Around the globe, networked technology is amplifying deadly misinformation, monetizing surveillance, fueling hatred, and facilitating antidemocratic violence. Digital literacy education has never been more vital.
But instead of helping students understand these phenomena, digital literacy curricula tend to focus on individual behavior and responsibilities: Do protect your private information. Don’t cyberbully your classmates. Do use citations. These lessons often aim to correct perceived misbehavior or build academic skills but do little to raise students’ awareness of the complex social issues around technology.
Frustrated by this disconnect, I went looking for a different approach. I found hope and inspiration in scholarship on critical information literacy and other critical frameworks in education. While I certainly don’t have all the answers, I would like to share some ideas on what critical digital literacy looks like and how it informs my teaching.
Critical digital literacy is the ability to seek context, imagine alternatives, and build agency to create change. This approach is not a replacement for skills instruction; rather, it can be added to any lesson.
Seeking context means that students understand technologies as products of historical, social, political, and economic systems and moments. Students should also recognize that systemic oppression is re-created in tools that might seem neutral at first glance. When seeking context, students ask questions, consider impacts, and look beyond the superficial.
For example, instead of just telling my middle school students that cyberbullying is wrong, I invite them to investigate how social media companies tweak algorithms to maximize engagement and profits, with some choosing to amplify vitriol and misinformation. Students can reflect on their own online experiences and discuss how they would change platforms to make the internet a less hostile place.
Instead of being cheerleaders for new technologies, librarians should model a critical approach.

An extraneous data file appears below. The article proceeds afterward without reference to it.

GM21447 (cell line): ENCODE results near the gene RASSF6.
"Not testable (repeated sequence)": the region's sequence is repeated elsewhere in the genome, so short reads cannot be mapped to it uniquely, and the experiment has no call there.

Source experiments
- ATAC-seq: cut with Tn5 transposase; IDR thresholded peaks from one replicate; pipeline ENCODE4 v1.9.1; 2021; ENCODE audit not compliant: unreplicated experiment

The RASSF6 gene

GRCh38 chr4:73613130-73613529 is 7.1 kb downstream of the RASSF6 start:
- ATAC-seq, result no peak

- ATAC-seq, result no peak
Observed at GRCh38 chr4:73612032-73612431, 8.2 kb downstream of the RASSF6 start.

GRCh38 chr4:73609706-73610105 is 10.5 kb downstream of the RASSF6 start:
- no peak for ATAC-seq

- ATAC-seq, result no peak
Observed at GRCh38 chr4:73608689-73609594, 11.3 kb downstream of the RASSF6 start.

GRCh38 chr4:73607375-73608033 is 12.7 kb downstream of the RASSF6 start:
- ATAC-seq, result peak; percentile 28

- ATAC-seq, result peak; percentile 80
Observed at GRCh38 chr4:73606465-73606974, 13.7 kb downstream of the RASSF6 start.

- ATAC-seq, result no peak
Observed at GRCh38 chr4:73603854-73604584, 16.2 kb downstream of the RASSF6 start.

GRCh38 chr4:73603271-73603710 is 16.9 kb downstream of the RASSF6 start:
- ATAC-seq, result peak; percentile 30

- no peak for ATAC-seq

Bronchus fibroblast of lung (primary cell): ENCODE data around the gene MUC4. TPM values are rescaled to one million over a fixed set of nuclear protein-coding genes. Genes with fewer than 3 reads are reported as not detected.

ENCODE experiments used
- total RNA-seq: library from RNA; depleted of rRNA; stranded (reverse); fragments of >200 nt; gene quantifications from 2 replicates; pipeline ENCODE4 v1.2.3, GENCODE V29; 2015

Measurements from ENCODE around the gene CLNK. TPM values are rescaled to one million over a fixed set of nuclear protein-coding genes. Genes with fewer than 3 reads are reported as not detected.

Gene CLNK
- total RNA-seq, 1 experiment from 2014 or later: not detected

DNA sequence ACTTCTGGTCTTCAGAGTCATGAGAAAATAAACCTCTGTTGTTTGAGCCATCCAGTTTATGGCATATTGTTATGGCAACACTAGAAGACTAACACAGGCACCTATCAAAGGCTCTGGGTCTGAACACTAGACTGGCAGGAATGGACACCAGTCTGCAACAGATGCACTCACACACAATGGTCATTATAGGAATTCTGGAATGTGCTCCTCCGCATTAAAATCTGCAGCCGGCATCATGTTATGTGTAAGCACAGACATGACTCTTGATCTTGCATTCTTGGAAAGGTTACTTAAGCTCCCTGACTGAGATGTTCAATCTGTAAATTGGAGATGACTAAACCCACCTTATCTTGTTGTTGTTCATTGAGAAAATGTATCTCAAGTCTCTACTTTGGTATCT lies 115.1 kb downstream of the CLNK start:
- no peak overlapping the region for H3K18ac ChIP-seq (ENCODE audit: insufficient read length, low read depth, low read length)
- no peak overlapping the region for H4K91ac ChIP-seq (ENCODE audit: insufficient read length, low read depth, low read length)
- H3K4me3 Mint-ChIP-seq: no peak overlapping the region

Imagining alternatives means that students think beyond the current moment and imagine ways that technology could better serve humanity. It’s important to create space for students to be critical thinkers. When introducing new tools, I ask students what changes they would make to improve their experience. Building on their ideas, I might introduce deeper questions: What would this look like if it wasn’t funded by advertising? What data is being collected and why? Other times, I ask students to imagine something completely new. For example, If Google disappeared tomorrow, what tool could you develop to navigate the internet?
Building agency to create change means that students understand the ways technologies evolve and think about how to work toward those changes. Too often, we discuss technology as if it has a predetermined destiny beyond our control. Media celebrates individual entrepreneurs, but technologies are often shaped by groups of everyday people: users switching services, citizens advocating for regulations, employees working for change within an organization. Our students are the activists, programmers, and CEOs of tomorrow; it’s important that they start thinking about solutions. I ask students to look at examples of digital activism and dig into the history of consumer technology, seeing how companies and technologies rise, fall, and change in response to economic, social, and political pressures.
Should we teach younger kids to use technologies before we discuss complicated social issues? As challenging as it is, we must do both. Even our youngest students are surveilled and influenced by networked technology, and they are fully capable of expressing what they do or do not like about an app or website.
Instead of just being cheerleaders for new technologies—or books, for that matter—librarians should model a critical approach in every part of school library service, from collection development to teacher collaboration. Everything we do should empower our communities to create change.